Question about flat roof with tie-in to shed dormer

Hey folks,

Trying to make sense of this roofing project I’ve got approaching. It’s above a mudroom, has been leaking for a while as you can see, very low pitch. I’m thinking this probably should have had a rubber roof on there but it seems like they just shingled in layers of asphalt to create a slight pitch or something? My plan was to add OSB sheathing and then apply a rubber roof but then I realized it doesn’t really look easy to tie-in the shingles from the shed dormer and the rest of the roof, the small valley portion.

This will be my first official DIY on the roof. Last summer I spent some time fixing leaks on the other side of the house, removing shingles, laying ice and water shield, felt paper, and replacement shingles, but this is less straightforward and getting into more building science that I’m not as familiar with.

I may be totally wrong about the “flatness” under those shingles and end up finding a structure built completely different, but that I won’t know until I tear off the shingles. Received advice to tear off the drywall in the room below and get a look at the pitch of the ceiling joists-Probably do that first. The rest of the roof has shiplap sheathing so I’m guessing I should expect it here as well.

If anyone can offer some suggestions it would be much appreciated. If it’s a better idea just to go with shingles again I’ll just make sure I’ve got plenty of ice/water shield under there etc, I’m open to that as well but just wondering if that’s what is called for here.

What I keep contemplating is whether the decking should look something like he photo with the lines, with a metal channel between red and blue running off the corner and into the gutter? If that’s the case, how do I tie-in the rubber portion of the roof to the shingles? Or does that mean stick with shingles?

On another forum it was advised that the window sill is probably too low (will have to be replaced because of rot.) Is it possible removing the shingles by the window will reveal a space that will put the edge of the flat roof in line with the rest of the roof? Any flattening of the roof would definitely call for rubber wouldn’t it? Water has to be directed away from that window and too those corners I think.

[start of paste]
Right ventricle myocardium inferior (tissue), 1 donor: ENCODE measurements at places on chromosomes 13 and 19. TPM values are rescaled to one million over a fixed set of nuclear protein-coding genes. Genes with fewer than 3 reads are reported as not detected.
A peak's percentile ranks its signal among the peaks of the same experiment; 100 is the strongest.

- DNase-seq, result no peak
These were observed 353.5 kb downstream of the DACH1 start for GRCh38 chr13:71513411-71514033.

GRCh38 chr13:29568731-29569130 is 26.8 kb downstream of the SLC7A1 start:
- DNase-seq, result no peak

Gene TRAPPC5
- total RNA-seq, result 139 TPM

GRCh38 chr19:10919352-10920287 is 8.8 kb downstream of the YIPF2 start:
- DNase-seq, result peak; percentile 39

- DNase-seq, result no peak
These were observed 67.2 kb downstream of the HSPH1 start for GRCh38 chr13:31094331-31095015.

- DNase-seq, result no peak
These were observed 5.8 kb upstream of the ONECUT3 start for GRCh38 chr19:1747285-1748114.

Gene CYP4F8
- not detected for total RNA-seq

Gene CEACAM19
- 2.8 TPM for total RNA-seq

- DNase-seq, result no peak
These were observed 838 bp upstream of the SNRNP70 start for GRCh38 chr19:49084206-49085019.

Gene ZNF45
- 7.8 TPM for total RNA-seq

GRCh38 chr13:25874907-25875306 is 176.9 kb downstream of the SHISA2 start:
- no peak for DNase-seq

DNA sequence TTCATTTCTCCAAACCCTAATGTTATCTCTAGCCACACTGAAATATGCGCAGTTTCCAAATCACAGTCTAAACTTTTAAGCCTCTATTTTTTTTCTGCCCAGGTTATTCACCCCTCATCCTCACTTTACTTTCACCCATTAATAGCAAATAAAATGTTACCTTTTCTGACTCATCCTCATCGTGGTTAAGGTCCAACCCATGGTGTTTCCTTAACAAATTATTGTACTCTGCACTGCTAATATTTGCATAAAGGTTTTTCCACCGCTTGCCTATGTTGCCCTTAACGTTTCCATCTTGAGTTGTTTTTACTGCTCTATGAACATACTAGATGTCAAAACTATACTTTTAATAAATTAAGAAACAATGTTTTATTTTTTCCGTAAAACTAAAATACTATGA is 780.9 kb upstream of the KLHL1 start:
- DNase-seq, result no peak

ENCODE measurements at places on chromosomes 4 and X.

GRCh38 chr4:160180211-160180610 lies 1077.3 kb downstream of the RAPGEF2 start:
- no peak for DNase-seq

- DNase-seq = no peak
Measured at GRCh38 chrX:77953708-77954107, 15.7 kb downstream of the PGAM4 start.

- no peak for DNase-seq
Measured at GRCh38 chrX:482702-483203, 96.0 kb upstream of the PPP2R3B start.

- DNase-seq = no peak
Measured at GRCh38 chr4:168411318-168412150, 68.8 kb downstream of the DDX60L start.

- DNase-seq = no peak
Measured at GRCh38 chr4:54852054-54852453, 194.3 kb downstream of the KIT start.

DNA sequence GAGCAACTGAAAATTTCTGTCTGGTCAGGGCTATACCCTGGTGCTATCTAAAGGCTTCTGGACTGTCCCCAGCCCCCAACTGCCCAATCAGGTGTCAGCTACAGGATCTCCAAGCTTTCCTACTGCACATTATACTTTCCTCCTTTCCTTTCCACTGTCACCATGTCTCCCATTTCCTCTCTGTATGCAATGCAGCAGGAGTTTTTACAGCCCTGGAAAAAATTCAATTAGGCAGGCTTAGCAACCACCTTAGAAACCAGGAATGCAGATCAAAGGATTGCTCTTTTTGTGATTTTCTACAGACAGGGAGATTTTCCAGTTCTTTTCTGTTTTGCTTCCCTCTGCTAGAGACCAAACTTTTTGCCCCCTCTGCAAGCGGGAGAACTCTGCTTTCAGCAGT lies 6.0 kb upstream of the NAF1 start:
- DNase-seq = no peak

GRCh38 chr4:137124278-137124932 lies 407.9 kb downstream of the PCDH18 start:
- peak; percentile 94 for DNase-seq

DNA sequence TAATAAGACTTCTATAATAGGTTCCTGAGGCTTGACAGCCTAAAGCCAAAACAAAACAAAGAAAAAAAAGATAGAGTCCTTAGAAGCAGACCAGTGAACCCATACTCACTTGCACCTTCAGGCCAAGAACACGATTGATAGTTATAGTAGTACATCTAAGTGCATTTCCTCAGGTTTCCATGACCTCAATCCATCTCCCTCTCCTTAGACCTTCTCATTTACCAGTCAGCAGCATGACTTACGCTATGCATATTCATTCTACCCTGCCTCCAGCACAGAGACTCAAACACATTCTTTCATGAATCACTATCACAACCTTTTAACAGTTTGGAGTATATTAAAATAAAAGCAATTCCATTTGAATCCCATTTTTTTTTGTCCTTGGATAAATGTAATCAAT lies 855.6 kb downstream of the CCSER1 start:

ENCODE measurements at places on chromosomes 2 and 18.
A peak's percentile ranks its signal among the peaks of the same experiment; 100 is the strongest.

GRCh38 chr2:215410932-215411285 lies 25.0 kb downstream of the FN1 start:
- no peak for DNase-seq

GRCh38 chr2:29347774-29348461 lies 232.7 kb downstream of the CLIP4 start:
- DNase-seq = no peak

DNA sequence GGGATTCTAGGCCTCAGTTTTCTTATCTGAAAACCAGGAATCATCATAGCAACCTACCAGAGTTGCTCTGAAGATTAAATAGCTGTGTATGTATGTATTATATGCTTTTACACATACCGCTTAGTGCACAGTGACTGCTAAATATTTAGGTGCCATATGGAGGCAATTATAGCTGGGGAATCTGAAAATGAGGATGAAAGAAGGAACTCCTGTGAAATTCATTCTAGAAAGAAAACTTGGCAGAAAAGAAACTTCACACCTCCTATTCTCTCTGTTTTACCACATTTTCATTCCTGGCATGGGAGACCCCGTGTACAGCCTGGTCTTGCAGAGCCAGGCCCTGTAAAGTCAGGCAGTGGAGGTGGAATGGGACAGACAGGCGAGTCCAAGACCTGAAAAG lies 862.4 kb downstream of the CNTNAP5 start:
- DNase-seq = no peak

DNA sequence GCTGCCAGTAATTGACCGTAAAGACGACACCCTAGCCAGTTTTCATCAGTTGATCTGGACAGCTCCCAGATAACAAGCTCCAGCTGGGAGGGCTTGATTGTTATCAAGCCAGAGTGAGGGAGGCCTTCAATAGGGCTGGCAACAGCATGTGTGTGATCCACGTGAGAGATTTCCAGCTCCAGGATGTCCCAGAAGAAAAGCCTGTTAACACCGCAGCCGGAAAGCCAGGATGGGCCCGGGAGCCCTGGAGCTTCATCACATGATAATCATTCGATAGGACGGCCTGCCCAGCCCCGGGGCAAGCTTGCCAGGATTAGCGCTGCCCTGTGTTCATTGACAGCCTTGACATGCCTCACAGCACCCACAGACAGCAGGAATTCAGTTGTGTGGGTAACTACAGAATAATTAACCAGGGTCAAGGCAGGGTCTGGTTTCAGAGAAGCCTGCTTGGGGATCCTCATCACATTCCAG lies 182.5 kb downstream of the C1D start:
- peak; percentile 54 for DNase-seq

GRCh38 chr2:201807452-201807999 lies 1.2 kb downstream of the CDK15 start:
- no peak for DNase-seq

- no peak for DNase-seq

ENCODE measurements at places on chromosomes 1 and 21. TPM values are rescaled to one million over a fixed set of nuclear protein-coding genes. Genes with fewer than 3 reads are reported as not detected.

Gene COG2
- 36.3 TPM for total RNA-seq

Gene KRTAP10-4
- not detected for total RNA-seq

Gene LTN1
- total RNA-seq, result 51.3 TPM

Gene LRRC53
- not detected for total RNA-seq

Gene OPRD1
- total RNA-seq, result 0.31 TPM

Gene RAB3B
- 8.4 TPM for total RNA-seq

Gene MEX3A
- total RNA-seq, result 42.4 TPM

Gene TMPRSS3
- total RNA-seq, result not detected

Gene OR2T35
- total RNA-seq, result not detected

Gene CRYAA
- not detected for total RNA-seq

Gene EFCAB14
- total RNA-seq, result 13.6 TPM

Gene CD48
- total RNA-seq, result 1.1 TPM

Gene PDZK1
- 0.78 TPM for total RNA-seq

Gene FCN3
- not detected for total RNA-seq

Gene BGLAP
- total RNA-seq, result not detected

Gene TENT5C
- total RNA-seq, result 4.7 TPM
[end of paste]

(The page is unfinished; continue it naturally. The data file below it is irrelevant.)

That’s what I’m not clear on. Does any of this make sense the way I’m asking it?

Thanks in advance.

Here’s a better shot of the windows:

Can’t really see the pitch from those pics

Phone pressed against window framing:

I’ve seen millions of shingles. I need a big picture to get an idea of how to proceed.

Thanks. Can the photo be from the ground or should I get the ladder out and get level with the roof?

Want to see how the flat ties into the steep sides and window. I realize it might be a hard shot to get, but the big picture is initial size-up. Tells you what went wrong and if it is correctable/needs tweaked or what needs to be done to make it last.

I would install self adhered Modified bitumen
On all that low slope.
And it would match the shingles.

Edit… specifically “Certainteed” “Flintlastic”
One roll equals 100 sq feet or one square.
You will need to buy its underlayment.
The nail base underlayment covers 2 squares.
You’ll need some simplex also.

Thanks for the name of that system. I had often wondered what it was called, my neighbor down below me, she had put that on a flat area and I knew it wasn’t rubber because of the granules. The thing is, as far as tying it into the rest of the roofline, would that look more like this? Self-adhered modified bitumen below the line, shingles above?

Watching a GAF Liberty product installation video, seems membranes like these (and even ice water & shield?) shouldn’t be applied directly to sheathing? I wasn’t aware of that. Didn’t realize it was a nightmare if you ever needed to remove it. Thanks for the info. I’ll look it up.

This project is beyond the he skill level of most diyers. Flat roofs (most types) in the field are mostly pretty simple to install, it’s where it meets walls and penetrations that are difficult. And with the conditions of your window and siding it’s really gonna be tricky to do properly. Removing siding and parts of your window will be necessary.

I know this isn’t what you wanna hear but you may cost yourself more in the long run by attempting this project.


You would be peel and sticking the “cap sheet”
You would be nailing the underlayment.
Yeah, as simple as this system is,
Doing it on this structure isnt DIY.
Oh well.
I was hoping you were Just looking for the correct material to use.
We dont have the years it would take to explain it all.

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Also, this entire roof needs redone. Not just the area you are talking about. It’s a bad idea to try to tie into shingles in such poor condition. If you wait, in the near future when there are issues with the shingles above the flat you will also have to worry about not damaging the newly installed flat roof in the process.

Maybe your plan all along was to redo the entire house but from my understanding of your original post it seems like you just want to stop the leaks under the flat roof.

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Oh hell no, he wasnt planning on tying into those shingles, was he???

This entire roof should have been replaced 10 years ago.

You cant Tie into these shingles!!!
No way!!!
It needs all new roof for sure!!!
10 years ago.

Do the whole porch roof with S mod bit, shingle the rest.